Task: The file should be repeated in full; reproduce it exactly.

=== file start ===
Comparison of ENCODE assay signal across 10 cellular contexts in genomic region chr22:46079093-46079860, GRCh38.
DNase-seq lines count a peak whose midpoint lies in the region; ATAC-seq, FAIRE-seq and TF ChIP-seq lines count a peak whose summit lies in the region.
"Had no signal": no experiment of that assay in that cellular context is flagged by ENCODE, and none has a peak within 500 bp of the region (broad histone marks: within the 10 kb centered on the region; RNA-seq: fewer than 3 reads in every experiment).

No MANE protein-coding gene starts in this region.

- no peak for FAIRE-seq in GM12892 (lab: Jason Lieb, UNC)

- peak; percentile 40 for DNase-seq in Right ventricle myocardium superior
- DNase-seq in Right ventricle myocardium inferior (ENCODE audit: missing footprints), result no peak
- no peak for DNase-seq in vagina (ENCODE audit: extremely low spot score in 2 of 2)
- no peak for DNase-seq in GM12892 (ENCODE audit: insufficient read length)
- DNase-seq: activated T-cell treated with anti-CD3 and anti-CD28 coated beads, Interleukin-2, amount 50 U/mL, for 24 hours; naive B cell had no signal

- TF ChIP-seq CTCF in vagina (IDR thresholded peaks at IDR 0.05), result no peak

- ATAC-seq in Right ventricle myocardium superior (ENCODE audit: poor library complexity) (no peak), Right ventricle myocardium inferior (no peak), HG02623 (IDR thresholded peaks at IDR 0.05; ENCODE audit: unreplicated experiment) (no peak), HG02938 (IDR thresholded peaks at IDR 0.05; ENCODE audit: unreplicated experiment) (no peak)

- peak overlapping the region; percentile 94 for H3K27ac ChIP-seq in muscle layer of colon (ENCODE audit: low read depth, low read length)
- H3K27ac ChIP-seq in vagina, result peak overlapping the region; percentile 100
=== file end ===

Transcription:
Comparison of ENCODE assay signal across 10 cellular contexts in genomic region chr22:46079093-46079860, GRCh38.
DNase-seq lines count a peak whose midpoint lies in the region; ATAC-seq, FAIRE-seq and TF ChIP-seq lines count a peak whose summit lies in the region.
"Had no signal": no experiment of that assay in that cellular context is flagged by ENCODE, and none has a peak within 500 bp of the region (broad histone marks: within the 10 kb centered on the region; RNA-seq: fewer than 3 reads in every experiment).

No MANE protein-coding gene starts in this region.

- no peak for FAIRE-seq in GM12892 (lab: Jason Lieb, UNC)

- peak; percentile 40 for DNase-seq in Right ventricle myocardium superior
- DNase-seq in Right ventricle myocardium inferior (ENCODE audit: missing footprints), result no peak
- no peak for DNase-seq in vagina (ENCODE audit: extremely low spot score in 2 of 2)
- no peak for DNase-seq in GM12892 (ENCODE audit: insufficient read length)
- DNase-seq: activated T-cell treated with anti-CD3 and anti-CD28 coated beads, Interleukin-2, amount 50 U/mL, for 24 hours; naive B cell had no signal

- TF ChIP-seq CTCF in vagina (IDR thresholded peaks at IDR 0.05), result no peak

- ATAC-seq in Right ventricle myocardium superior (ENCODE audit: poor library complexity) (no peak), Right ventricle myocardium inferior (no peak), HG02623 (IDR thresholded peaks at IDR 0.05; ENCODE audit: unreplicated experiment) (no peak), HG02938 (IDR thresholded peaks at IDR 0.05; ENCODE audit: unreplicated experiment) (no peak)

- peak overlapping the region; percentile 94 for H3K27ac ChIP-seq in muscle layer of colon (ENCODE audit: low read depth, low read length)
- H3K27ac ChIP-seq in vagina, result peak overlapping the region; percentile 100